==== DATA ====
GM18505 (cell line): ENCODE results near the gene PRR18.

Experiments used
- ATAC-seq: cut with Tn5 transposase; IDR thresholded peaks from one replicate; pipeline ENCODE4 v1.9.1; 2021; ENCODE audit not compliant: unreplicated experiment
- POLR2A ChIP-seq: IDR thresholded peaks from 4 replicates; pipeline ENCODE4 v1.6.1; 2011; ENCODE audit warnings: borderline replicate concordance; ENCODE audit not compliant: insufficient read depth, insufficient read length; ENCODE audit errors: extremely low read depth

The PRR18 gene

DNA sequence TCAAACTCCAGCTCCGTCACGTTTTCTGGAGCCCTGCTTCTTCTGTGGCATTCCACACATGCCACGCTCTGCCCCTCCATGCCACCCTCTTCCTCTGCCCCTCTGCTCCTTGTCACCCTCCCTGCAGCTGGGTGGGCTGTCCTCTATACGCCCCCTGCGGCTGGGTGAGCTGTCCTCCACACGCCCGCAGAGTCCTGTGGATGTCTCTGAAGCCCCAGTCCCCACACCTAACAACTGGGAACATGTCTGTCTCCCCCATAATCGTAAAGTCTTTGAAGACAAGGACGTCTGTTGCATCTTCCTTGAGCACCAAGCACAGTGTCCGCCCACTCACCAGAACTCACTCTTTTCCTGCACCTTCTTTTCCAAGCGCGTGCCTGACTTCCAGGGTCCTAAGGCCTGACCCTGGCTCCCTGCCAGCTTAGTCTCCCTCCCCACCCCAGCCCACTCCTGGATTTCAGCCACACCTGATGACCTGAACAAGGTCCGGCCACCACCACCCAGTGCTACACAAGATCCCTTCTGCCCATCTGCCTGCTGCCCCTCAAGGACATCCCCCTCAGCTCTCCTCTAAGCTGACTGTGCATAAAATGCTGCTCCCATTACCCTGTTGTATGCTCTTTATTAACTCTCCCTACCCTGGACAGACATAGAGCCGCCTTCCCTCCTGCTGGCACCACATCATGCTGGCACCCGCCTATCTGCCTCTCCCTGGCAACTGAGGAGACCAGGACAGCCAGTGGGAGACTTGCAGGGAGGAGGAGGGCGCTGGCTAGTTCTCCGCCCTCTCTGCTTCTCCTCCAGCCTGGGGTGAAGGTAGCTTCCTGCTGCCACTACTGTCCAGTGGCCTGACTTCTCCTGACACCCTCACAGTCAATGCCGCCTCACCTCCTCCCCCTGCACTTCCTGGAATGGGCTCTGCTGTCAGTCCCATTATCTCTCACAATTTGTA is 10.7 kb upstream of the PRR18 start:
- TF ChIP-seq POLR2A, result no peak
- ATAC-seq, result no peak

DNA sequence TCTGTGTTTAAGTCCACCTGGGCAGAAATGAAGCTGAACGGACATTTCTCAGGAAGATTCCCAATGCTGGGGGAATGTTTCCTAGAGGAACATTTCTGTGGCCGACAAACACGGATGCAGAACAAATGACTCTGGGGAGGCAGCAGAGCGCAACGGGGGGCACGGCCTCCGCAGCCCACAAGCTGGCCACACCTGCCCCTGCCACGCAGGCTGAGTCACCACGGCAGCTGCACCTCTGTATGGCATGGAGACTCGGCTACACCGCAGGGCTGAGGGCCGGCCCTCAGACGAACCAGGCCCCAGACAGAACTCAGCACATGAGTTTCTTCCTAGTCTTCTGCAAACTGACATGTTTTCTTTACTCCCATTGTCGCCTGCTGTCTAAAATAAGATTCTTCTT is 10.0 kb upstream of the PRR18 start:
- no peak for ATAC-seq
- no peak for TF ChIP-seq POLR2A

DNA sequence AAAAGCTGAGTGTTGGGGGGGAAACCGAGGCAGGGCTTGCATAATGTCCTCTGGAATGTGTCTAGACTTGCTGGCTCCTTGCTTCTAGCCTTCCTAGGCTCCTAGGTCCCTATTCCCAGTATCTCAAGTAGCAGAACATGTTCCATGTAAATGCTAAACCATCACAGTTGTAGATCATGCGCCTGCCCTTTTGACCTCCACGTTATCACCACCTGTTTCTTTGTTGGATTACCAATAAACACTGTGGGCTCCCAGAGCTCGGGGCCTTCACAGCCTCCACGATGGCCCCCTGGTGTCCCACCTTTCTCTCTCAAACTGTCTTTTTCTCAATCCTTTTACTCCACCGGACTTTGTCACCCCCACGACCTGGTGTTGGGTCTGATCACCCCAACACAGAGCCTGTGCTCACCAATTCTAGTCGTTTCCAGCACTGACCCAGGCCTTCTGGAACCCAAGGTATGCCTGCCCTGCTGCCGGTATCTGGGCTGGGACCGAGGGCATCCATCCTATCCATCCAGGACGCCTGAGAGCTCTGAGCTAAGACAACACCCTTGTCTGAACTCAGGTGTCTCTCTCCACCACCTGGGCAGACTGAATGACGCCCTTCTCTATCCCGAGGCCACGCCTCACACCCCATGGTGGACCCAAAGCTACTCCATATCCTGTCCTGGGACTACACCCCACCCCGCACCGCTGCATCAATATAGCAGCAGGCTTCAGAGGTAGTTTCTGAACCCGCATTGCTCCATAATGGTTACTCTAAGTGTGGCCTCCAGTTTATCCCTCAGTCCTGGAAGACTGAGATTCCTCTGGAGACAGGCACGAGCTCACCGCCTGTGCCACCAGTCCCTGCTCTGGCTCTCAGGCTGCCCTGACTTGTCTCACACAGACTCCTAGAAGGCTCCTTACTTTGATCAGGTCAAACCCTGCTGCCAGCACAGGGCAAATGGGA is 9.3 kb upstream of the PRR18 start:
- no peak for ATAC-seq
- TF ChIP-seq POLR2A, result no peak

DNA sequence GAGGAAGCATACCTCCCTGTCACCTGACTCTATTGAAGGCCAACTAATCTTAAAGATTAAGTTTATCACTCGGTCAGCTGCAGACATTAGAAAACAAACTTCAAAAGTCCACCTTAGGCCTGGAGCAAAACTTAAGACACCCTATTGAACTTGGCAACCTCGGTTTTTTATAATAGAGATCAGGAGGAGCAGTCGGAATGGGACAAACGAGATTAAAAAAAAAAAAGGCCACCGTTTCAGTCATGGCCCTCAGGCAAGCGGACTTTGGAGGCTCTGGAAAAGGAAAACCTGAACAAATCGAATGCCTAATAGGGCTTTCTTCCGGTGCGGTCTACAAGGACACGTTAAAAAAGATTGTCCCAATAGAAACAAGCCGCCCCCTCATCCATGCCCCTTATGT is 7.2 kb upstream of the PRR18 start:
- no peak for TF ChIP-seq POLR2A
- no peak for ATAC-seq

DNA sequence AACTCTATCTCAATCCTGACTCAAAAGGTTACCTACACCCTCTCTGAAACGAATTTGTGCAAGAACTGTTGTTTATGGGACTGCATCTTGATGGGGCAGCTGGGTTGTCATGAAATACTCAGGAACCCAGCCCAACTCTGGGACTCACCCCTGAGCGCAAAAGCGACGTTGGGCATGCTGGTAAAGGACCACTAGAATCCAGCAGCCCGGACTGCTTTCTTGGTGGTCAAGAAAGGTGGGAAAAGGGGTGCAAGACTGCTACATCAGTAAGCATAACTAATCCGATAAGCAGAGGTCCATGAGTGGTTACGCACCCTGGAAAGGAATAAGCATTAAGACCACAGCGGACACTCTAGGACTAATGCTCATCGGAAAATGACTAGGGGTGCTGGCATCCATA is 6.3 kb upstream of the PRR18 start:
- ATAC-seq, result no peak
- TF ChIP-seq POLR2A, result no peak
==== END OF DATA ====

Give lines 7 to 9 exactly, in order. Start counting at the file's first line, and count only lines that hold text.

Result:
- TF ChIP-seq POLR2A, result no peak
- ATAC-seq, result no peak

DNA sequence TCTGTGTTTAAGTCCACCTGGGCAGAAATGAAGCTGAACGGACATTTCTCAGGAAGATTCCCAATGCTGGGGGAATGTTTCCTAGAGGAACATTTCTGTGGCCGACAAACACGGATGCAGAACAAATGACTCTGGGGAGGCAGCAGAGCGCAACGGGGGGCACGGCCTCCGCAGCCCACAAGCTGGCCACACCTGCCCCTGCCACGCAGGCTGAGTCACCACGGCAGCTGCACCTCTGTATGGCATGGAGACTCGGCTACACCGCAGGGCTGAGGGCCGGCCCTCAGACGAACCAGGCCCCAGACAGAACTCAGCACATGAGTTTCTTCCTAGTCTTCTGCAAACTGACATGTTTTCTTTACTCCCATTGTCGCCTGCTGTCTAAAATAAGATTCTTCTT is 10.0 kb upstream of the PRR18 start: